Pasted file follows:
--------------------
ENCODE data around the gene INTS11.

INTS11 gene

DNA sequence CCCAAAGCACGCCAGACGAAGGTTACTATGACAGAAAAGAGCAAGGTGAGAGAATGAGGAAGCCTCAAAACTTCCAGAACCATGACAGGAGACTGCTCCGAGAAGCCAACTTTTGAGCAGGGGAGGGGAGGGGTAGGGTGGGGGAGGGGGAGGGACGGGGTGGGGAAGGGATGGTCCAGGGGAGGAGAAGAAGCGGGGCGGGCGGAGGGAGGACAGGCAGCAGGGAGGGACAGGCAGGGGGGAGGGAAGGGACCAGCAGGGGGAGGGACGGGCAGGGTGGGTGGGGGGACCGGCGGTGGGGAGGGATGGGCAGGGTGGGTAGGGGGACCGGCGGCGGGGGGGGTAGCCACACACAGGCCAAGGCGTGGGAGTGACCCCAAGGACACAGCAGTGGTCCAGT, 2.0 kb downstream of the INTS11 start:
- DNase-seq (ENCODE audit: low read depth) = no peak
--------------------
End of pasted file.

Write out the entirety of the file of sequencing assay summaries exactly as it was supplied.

ENCODE data around the gene INTS11.

INTS11 gene

DNA sequence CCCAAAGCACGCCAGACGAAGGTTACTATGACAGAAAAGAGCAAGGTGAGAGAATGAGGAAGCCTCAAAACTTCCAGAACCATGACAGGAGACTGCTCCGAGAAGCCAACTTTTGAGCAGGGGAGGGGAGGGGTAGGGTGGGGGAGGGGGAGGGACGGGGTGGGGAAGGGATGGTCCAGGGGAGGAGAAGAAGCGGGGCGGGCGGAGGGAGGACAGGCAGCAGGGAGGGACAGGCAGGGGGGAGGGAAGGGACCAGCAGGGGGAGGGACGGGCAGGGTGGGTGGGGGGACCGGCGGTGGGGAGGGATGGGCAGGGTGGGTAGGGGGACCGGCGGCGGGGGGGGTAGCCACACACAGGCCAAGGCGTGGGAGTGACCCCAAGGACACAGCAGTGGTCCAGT, 2.0 kb downstream of the INTS11 start:
- DNase-seq (ENCODE audit: low read depth) = no peak